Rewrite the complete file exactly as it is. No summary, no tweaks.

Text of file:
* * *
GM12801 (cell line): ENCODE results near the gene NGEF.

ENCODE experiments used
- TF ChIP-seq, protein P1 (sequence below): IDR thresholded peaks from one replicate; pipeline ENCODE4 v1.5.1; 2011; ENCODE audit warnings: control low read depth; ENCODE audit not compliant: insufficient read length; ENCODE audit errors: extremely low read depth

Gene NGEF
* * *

GM12801 (cell line): ENCODE results near the gene NGEF.

ENCODE experiments used
- TF ChIP-seq, protein P1 (sequence below): IDR thresholded peaks from one replicate; pipeline ENCODE4 v1.5.1; 2011; ENCODE audit warnings: control low read depth; ENCODE audit not compliant: insufficient read length; ENCODE audit errors: extremely low read depth

Gene NGEF